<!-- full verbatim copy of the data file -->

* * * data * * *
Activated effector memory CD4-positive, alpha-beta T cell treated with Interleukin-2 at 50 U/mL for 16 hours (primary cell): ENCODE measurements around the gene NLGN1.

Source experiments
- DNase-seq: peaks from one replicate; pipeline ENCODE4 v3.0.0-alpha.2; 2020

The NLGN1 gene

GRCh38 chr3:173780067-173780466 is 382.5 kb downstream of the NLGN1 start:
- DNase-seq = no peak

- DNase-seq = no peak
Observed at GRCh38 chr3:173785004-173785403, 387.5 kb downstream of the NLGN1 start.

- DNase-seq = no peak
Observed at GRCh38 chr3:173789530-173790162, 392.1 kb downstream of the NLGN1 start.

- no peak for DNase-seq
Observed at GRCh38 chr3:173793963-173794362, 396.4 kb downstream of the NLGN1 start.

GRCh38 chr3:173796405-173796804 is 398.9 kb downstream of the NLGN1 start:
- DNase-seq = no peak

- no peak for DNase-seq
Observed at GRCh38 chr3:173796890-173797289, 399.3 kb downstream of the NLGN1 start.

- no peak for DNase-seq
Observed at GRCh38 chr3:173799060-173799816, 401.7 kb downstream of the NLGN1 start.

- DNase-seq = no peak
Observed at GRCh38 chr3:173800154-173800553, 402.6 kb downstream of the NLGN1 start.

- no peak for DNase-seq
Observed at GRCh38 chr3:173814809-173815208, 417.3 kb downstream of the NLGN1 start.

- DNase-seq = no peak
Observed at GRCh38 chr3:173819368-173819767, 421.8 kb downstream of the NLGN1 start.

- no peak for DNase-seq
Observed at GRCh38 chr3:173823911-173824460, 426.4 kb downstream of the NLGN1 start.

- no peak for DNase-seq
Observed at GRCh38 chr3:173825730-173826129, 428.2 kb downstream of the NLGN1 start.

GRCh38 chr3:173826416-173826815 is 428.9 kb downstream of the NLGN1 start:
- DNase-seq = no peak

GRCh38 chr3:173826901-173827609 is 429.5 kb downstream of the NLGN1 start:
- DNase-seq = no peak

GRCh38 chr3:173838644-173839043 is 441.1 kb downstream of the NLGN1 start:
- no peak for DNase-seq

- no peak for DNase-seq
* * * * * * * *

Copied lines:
Activated effector memory CD4-positive, alpha-beta T cell treated with Interleukin-2 at 50 U/mL for 16 hours (primary cell): ENCODE measurements around the gene NLGN1.

Source experiments
- DNase-seq: peaks from one replicate; pipeline ENCODE4 v3.0.0-alpha.2; 2020

The NLGN1 gene

GRCh38 chr3:173780067-173780466 is 382.5 kb downstream of the NLGN1 start:
- DNase-seq = no peak

- DNase-seq = no peak
Observed at GRCh38 chr3:173785004-173785403, 387.5 kb downstream of the NLGN1 start.

- DNase-seq = no peak
Observed at GRCh38 chr3:173789530-173790162, 392.1 kb downstream of the NLGN1 start.

- no peak for DNase-seq
Observed at GRCh38 chr3:173793963-173794362, 396.4 kb downstream of the NLGN1 start.

GRCh38 chr3:173796405-173796804 is 398.9 kb downstream of the NLGN1 start:
- DNase-seq = no peak

- no peak for DNase-seq
Observed at GRCh38 chr3:173796890-173797289, 399.3 kb downstream of the NLGN1 start.

- no peak for DNase-seq
Observed at GRCh38 chr3:173799060-173799816, 401.7 kb downstream of the NLGN1 start.

- DNase-seq = no peak
Observed at GRCh38 chr3:173800154-173800553, 402.6 kb downstream of the NLGN1 start.

- no peak for DNase-seq
Observed at GRCh38 chr3:173814809-173815208, 417.3 kb downstream of the NLGN1 start.

- DNase-seq = no peak
Observed at GRCh38 chr3:173819368-173819767, 421.8 kb downstream of the NLGN1 start.

- no peak for DNase-seq
Observed at GRCh38 chr3:173823911-173824460, 426.4 kb downstream of the NLGN1 start.

- no peak for DNase-seq
Observed at GRCh38 chr3:173825730-173826129, 428.2 kb downstream of the NLGN1 start.

GRCh38 chr3:173826416-173826815 is 428.9 kb downstream of the NLGN1 start:
- DNase-seq = no peak

GRCh38 chr3:173826901-173827609 is 429.5 kb downstream of the NLGN1 start:
- DNase-seq = no peak

GRCh38 chr3:173838644-173839043 is 441.1 kb downstream of the NLGN1 start:
- no peak for DNase-seq

- no peak for DNase-seq